Written by: Matt Evans
Law unto themselves
After five months of a trial costing ‘tens of millions of pounds’, the collapse of the biggest ever miscarriage of justice trial, involving eight police officers and two witnesses over the wrongful conviction of three men for the 1988 murder of Lynette White in Cardiff has led to the same old question – rhetorical, it has to be said – about whether or not there’s one law for the police and one law for the rest of us?
The accused officers walked free not because a jury acquitted them – the jury never got the chance to pass any verdict at all – but because the CPS and police investigators had destroyed copies of documents relating to a complaint and that destruction was not noted. Apparently this meant the officers and witnesses could not get a fair trial (irony is not dead).
Stephen Miller, Tony Paris and the late Yusuf Abdullahi, who became known as the ‘Cardiff Three’, were not so fortunate. They, along with cousins Ronnie and John Actie (both eventually acquitted but not before spending two years in prison awaiting trial), were all accused of the appalling murder despite there being a complete absence of any credible evidence against them.
The case became one of the most notorious in British legal history, the first miscarriage of justice to be resolved by the conviction of the real murderer. The three were released from life sentences in 1992 their convictions overturned after DNA evidence, available at the time of their trial, proved conclusively they were not responsible. Their innocence, already not in doubt, was confirmed when Jeffrey Gafoor (who has since confessed) was convicted on the same DNA evidence in 2003 (after an entirely separate police investigation).
The decision to halt the trial means the only people held accountable for a scandalous miscarriage of justice are three witnesses who resisted systematic bullying by officers for months before cracking under duress, and were then convicted for the lies they had been forced to tell. In 2008 Mark Grommek, Leanne Vilday and Angela Psaila – were given 18 months for perjury. Vilday and Psaila, were at the time prostitutes and acknowledged as being particularly vulnerable. Vilday was threatened with jail and losing custody of her young child, should she fail to give evidence against the ‘Cardiff Three’. Grommek pleaded not guilty on grounds of duress, though the peculiar vagaries of British justice meant this was not actually available as a defence to the charge, despite Lord Taylor, then chief justice, acknowledging that the police techniques used in respect of the witnesses were ‘almost passing belief’. ‘It is hard to conceive of a more hostile or intimidating approach by officers to a suspect,’ he said.
The failure of the trial means that in all likelihood there will never be an investigation into why and how the original trial was ever allowed to go ahead. A public inquiry has been called for but with no political impetus behind it there is little chance of it happening and certainly not with the same fanfare and resources currently being expended on ‘phone hacking’. It also means the only people who have been held to account are three witnesses who were effectively forced to lie – whilst the police who were the real reason behind the false evidence remain unpunished.
An appalling vista
The end of a trial that never was, occurred in the same week as news that Sgt Mark Andrews, a ‘thug in uniform’ according to one witness, is to be reinstated to his former position, despite seemingly damning video evidence of him allegedly mistreating a prisoner.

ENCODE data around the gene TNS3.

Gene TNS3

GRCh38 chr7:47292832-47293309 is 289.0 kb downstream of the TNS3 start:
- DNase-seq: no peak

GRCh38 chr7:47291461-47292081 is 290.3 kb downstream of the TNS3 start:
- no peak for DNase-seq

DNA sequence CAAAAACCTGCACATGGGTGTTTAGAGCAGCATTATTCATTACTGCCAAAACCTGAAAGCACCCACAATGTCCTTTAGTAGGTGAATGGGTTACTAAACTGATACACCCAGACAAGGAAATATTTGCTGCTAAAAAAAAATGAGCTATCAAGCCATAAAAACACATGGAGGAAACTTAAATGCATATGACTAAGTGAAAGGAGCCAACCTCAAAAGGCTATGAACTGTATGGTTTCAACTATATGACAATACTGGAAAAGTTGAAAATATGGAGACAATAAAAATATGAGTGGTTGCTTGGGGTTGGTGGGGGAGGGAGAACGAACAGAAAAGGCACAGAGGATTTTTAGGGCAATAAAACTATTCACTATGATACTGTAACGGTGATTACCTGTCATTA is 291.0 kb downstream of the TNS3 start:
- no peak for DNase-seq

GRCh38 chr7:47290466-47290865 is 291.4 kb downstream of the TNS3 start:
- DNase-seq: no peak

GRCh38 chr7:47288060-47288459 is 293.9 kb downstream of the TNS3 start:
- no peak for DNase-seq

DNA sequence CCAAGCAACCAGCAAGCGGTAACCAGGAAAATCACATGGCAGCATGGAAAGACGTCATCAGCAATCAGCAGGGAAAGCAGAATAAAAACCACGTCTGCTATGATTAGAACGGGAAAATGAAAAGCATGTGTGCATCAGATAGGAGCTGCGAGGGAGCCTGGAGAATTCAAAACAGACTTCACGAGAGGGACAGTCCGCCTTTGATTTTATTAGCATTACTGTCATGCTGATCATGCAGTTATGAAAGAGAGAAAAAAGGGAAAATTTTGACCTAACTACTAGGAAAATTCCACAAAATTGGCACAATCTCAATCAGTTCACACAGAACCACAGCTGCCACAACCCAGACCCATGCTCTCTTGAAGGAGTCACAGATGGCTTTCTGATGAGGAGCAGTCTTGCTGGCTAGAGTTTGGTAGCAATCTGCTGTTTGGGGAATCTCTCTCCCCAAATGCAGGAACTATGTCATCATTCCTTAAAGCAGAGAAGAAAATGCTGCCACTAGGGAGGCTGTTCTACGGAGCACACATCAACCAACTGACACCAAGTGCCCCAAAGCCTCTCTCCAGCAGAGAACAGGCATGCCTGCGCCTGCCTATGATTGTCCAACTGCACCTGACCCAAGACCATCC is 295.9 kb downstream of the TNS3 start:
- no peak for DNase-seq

Sgt Andrews was dismissed by Wiltshire Police after being seen on CCTV in July 2008 dragging Pamela Somerville, 60, across the floor. Although found guilty of ABH and sentenced to 6 months in September 2010 he was freed six days later on bail pending an appeal which he later won in November 2010. Though conceding that Sgt Andrews ‘could have done things better’, Mr Justice Bean at Oxford Crown Court quashed the conviction saying he was satisfied that Andrews had not deliberately meant to harm Somerville (who is now partially blind in her left eye) and that her injuries ‘were probably caused by her falling to the floor after letting go of the door frame’. Andrews told the appeal that she was the most unpredictable prisoner he had ever come across, had been abusive and that ‘I don’t think I did anything wrong’. People can watch the video footage of Sgt Andrews online and judge for themselves and see stills here.
Some 31 years ago Lord Denning, dismissed the first appeal of the Birmingham Six saying: ‘If they won, it would mean that the police were guilty of perjury; that they were guilty of violence and threats; that the confessions were involuntary and improperly admitted in evidence; and that the convictions were erroneous… . That was such an appalling vista that every sensible person would say: ‘It cannot be right that these actions should go any further’.’
Lord Denning, less a voice of judicial good than his supporters claim, was of course proved entirely wrong when after a further 11 years in jail the ‘Birmingham Six’ convictions were quashed in 1991 in a blizzard of appalling evidence of police collusion, threats and violence toward the suspects. He was also wrong as regards what a ‘sensible person’ would believe about the police. Even in 1980 the idea of police officers as a cross between Dixon of Dock Green and Mr Plod from Noddy was patently ridiculous. There is a growing acceptance that many in the police view themselves as above the law, untouchable – something the contrasting fortunes and misfortunes of the main players in these sorry sagas confirms.